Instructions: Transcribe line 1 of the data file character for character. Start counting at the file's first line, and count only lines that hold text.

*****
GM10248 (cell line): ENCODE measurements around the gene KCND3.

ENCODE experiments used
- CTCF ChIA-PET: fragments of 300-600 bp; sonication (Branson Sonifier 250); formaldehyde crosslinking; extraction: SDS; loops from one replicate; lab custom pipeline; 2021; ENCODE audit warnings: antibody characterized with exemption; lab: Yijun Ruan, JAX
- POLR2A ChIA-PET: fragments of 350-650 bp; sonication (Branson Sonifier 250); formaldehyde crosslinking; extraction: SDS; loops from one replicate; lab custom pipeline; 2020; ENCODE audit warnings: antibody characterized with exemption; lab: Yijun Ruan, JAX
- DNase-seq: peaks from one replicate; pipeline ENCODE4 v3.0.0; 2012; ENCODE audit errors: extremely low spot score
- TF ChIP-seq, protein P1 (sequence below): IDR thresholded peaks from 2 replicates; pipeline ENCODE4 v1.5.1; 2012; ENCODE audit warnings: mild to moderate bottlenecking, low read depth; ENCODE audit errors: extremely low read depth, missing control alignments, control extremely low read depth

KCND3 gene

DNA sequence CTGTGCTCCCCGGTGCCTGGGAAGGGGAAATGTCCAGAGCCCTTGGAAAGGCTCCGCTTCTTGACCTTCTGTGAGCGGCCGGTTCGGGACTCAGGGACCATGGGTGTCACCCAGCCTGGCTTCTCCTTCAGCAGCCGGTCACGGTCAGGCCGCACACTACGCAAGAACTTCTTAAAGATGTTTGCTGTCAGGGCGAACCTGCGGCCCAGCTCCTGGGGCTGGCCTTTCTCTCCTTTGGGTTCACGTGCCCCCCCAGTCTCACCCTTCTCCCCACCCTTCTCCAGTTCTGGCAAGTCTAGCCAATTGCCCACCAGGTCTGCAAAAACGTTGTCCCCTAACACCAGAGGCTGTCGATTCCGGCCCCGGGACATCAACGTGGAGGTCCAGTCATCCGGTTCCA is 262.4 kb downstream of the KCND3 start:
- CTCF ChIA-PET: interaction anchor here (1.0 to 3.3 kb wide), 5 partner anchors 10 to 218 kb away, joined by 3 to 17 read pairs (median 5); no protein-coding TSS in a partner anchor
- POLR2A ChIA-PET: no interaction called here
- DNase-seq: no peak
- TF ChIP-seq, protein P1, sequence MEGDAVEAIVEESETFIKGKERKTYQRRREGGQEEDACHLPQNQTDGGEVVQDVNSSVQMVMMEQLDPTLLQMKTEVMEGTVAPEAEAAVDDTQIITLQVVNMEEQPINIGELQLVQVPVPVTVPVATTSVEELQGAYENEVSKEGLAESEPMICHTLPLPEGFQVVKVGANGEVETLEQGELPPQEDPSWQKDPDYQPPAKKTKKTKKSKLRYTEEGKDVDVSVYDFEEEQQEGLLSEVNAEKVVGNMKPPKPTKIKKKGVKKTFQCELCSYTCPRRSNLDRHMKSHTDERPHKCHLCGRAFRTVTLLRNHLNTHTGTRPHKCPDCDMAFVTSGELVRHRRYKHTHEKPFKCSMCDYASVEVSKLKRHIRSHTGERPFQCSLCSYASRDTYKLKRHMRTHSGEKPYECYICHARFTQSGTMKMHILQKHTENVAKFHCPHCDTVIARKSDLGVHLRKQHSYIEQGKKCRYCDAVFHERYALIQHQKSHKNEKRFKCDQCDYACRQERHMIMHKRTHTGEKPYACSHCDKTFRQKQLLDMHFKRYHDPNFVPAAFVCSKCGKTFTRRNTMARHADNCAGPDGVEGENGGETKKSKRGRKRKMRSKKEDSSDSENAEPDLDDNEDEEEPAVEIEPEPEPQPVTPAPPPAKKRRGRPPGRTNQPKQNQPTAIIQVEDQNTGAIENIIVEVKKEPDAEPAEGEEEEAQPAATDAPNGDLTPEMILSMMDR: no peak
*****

GM10248 (cell line): ENCODE measurements around the gene KCND3.